Valerie Threlfall and June WangNovember 8, 2019

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What kind of feedback promotes equity?

The Listen4Good team at Fund for Shared Insight is wrestling with this question. We care deeply about its answer for two reasons. At Listen4Good, we are all about high-quality feedback loops – we’ve spent the past four years supporting more than 200 nonprofit partners as they listen to client voices and make changes based upon client feedback. Also, simply put, we care about equity – we recognize the historical and current inequities (especially racial inequities) in the United States and want those least heard to be empowered and to benefit from better, more equitable outcomes.

But we also recognize that the relationship between feedback and equity – like most things in the world – is nuanced. The key component of our Listen4Good feedback program is a written survey that clients at nonprofits fill out anonymously. The responses are then meant to inform an organization’s decision-making and, indeed, we have seen plenty of examples of feedback’s tangible impact on how nonprofits do their work, deliver services, and relate to clients. We’ve also seen high-quality feedback loops lead to more respectful, inclusive, and effective programming. That’s certainly a good thing, but it is not necessarily equity. So here we have to ask ourselves: Along with these other potential positive outcomes, are we really saying that our feedback process — with a survey tool at its core — promotes equity? We want to be honest about what we can claim as a feedback-focused initiative and, in turn, what participation in Listen4Good might yield for organizations.

Our conclusion is that feedback loops done well and in select circumstances can promote equity but it is not a guaranteed outcome.

When feedback loops are implemented in certain organizational contexts – such as those that foster inclusion, collaboration, inquiry, and openness — and married with additional opportunities for clients to have collective voice or participate in decision-making, they can empower participants and begin to shift power dynamics within an organization.

So, what does this mean for how we do our work?

First and foremost, we’ve agreed to honor that our primary goal is to focus on high-quality feedback loops.

Why? Because we think that listening always matters, listening well matters, and every organization can fairly quickly and easily start listening. In our work, we’ve defined listening through feedback as a five-step process by which organizations:

  • Design a relevant survey aimed at hearing from all voices, especially those on the margins;
  • Administer it in ways that are accessible to all;
  • Analyze results with an emphasis on looking for any differential experiences by client demographics;
  • Act on the feedback received and engage clients along the way; and
  • Close the loop with clients, letting them know how the organization is responding to their feedback.

These five steps are not complicated and we believe they provide a structure and ongoing system that has the potential to embed inclusive and potentially equitable practices within an organization.

Second, we are making deliberate changes to our program in a continuing effort to include an equity perspective in our work. For example, demographic questions on the Listen4Good client surveys used to be optional. Now we require the surveys to include three core demographic questions so that every participating organization receives data that allow them to cross-reference responses by race and ethnicity, gender, and age. We are also celebrating and promoting efforts to boost client participation by offering resources to help guide organizations to more deeply involve clients in decision-making and providing input in other ways, beyond the feedback survey.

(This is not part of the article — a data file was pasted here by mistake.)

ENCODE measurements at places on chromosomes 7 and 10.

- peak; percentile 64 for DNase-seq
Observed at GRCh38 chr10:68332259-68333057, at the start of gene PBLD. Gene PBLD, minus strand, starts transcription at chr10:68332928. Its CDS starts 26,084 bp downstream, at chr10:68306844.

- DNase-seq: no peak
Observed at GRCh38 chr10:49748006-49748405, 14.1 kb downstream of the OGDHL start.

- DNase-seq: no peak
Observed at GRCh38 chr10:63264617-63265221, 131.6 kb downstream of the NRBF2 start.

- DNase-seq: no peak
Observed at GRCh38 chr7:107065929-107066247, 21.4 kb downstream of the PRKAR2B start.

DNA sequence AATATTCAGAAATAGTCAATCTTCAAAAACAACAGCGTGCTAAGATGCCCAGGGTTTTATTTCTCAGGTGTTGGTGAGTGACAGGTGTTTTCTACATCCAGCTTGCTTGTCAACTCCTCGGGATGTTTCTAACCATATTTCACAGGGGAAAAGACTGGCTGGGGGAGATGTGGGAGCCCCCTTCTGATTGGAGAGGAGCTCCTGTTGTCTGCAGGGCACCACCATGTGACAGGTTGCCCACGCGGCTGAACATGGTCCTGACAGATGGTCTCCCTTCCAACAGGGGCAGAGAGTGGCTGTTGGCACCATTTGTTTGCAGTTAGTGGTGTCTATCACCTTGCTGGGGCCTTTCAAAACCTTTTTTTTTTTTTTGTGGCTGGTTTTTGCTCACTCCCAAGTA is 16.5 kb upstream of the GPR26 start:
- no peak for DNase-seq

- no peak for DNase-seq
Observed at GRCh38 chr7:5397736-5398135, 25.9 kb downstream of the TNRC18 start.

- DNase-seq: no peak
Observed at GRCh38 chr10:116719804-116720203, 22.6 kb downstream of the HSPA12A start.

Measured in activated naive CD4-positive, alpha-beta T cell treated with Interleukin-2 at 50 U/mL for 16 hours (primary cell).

We’re encouraged that some of our Listen4Good nonprofit partners are using feedback data to surface disparities among the reported experiences of clients from different backgrounds.

We see them thinking critically about how to make programs more accessible and inclusive, for example, by hiring multilingual staff or providing needed transportation. And we’ve seen organizations go beyond program improvements, beginning to address the power structures within their own organizations by bringing clients and community members onto boards, hiring them as staff, including them on committees, or setting up advisory councils to provide expertise and insights on broad organizational priorities, such as program strategy.

It is clear that all these kinds of changes are positive even as we recognize that some promote equity more definitively than others. As more and more organizations seek to honor each voice in their community — and as we continue our own Listen4Good equity journey — we see that high-quality feedback, fully embraced, offers a productive path towards greater inclusion and equity.


Valerie Therfall

Valerie Threlfall
Valerie is managing director of Fund for Shared Insight’s Listen4Good. She is an independent consultant focused on strategy development and performance measurement design for nonprofit organizations. She is founder and principal at Ekouté, a firm built on her leadership in the feedback space.


June Wang

June Wang
June is a senior portfolio manager and coach for Fund for Shared Insight’s Listen4Good. An independent consultant, she works to improve organizational processes, facilitate learning, and implement measurement systems for nonprofits and foundations. Prior to consulting, she served as the organizational learning officer at the William and Flora Hewlett Foundation.

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